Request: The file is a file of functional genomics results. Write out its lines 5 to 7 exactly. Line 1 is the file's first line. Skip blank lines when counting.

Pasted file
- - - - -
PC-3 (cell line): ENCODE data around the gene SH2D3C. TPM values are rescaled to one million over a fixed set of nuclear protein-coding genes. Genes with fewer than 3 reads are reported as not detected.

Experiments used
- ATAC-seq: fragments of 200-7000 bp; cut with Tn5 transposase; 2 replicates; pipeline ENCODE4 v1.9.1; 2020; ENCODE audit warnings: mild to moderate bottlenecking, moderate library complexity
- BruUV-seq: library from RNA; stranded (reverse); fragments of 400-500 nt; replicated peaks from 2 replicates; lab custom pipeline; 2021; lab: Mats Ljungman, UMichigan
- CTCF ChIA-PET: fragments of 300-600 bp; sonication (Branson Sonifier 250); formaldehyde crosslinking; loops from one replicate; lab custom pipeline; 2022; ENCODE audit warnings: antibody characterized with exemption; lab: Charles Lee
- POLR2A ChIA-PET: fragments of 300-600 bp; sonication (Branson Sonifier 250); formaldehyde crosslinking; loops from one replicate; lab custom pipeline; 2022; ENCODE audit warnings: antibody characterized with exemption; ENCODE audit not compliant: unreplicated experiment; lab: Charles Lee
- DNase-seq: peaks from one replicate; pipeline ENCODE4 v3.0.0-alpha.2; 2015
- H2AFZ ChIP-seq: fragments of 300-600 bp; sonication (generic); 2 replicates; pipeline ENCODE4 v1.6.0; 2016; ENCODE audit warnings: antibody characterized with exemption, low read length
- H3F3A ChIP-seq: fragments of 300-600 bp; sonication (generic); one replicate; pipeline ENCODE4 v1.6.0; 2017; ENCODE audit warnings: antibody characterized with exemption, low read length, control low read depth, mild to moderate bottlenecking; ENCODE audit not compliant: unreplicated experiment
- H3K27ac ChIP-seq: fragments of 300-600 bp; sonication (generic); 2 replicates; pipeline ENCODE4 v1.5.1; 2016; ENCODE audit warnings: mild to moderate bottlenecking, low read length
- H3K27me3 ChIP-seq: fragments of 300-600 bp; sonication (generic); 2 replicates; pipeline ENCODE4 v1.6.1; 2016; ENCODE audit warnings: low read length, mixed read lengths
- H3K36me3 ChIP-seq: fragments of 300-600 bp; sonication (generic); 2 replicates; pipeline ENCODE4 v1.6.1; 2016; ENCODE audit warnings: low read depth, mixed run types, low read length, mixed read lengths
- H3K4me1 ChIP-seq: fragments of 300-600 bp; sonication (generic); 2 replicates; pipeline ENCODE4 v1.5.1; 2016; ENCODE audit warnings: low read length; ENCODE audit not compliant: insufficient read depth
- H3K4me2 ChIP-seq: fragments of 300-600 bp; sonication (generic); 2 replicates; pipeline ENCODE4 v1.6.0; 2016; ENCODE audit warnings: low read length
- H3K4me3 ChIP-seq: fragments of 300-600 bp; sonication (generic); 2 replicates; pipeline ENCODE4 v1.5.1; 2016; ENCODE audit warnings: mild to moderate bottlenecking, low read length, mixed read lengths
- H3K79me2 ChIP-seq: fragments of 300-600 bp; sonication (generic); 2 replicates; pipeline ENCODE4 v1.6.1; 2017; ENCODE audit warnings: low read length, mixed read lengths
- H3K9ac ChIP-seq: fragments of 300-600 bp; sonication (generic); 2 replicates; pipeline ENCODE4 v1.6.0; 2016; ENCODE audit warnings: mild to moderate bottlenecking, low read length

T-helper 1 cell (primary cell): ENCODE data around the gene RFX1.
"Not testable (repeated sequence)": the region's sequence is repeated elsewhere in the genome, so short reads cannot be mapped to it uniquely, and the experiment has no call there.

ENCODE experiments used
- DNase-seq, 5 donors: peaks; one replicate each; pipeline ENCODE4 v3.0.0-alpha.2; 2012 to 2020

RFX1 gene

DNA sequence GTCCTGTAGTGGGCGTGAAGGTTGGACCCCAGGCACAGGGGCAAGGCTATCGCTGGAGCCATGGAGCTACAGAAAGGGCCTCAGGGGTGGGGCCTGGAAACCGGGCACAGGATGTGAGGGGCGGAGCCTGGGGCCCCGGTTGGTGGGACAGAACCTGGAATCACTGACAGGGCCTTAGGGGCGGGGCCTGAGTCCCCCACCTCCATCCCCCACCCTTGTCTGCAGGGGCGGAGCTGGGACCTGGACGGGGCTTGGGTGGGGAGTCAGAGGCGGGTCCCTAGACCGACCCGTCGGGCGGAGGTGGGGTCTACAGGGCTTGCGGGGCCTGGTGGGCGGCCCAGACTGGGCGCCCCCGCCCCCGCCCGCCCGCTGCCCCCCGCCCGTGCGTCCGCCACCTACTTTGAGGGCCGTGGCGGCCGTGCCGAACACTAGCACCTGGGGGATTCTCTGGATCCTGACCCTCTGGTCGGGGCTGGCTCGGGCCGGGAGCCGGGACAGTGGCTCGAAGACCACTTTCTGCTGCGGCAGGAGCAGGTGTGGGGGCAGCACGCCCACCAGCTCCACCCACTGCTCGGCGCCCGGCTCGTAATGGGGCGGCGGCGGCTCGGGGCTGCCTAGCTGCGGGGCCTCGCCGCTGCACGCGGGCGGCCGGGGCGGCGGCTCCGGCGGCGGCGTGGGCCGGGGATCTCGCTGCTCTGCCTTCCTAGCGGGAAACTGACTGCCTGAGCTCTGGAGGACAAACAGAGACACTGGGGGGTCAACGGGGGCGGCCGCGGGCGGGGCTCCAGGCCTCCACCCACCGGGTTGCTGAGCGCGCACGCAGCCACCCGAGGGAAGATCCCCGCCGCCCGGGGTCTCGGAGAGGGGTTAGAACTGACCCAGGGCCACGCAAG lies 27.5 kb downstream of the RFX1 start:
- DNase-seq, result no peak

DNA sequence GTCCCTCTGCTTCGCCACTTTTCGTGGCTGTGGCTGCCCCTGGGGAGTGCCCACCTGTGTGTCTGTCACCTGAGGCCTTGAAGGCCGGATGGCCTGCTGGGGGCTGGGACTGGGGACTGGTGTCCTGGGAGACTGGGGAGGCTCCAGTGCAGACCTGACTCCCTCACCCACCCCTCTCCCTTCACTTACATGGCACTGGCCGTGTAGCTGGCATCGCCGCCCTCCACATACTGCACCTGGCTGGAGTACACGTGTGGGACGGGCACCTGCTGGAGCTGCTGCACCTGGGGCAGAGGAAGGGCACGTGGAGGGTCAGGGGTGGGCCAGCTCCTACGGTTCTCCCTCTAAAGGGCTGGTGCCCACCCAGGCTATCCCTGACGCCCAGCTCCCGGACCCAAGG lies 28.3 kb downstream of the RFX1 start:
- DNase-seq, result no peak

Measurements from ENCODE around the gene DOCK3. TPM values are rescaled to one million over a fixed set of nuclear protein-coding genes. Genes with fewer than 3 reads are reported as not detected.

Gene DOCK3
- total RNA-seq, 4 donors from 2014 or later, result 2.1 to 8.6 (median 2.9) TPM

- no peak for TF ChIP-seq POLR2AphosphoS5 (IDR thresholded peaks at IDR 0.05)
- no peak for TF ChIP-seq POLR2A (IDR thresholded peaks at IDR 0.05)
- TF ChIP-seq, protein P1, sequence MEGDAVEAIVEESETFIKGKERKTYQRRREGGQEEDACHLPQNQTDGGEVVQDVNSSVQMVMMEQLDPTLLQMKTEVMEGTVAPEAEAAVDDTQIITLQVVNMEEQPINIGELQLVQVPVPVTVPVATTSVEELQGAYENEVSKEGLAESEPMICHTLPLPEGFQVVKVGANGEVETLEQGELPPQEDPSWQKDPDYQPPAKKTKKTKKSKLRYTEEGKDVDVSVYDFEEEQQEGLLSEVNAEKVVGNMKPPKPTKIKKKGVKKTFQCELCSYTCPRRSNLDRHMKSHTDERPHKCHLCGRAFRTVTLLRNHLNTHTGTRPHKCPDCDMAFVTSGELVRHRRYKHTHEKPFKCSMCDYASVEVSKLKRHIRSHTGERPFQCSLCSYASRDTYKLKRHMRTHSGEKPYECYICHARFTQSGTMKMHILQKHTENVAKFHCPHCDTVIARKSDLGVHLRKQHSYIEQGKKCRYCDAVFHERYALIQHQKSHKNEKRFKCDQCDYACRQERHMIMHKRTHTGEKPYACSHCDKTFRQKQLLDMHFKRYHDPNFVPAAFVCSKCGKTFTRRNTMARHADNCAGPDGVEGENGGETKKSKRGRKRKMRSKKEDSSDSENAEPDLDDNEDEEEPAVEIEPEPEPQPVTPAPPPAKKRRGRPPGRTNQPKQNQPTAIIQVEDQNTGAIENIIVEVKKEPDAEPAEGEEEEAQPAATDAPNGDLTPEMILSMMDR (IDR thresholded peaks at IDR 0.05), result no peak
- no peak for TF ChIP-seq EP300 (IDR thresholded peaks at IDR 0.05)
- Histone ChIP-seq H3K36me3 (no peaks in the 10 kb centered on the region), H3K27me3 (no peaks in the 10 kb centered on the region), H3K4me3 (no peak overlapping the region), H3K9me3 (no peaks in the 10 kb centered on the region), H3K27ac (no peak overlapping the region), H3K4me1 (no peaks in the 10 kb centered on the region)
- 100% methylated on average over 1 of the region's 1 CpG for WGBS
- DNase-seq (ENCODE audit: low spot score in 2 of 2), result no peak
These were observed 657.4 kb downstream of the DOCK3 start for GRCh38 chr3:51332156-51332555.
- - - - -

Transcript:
- CTCF ChIA-PET: fragments of 300-600 bp; sonication (Branson Sonifier 250); formaldehyde crosslinking; loops from one replicate; lab custom pipeline; 2022; ENCODE audit warnings: antibody characterized with exemption; lab: Charles Lee
- POLR2A ChIA-PET: fragments of 300-600 bp; sonication (Branson Sonifier 250); formaldehyde crosslinking; loops from one replicate; lab custom pipeline; 2022; ENCODE audit warnings: antibody characterized with exemption; ENCODE audit not compliant: unreplicated experiment; lab: Charles Lee
- DNase-seq: peaks from one replicate; pipeline ENCODE4 v3.0.0-alpha.2; 2015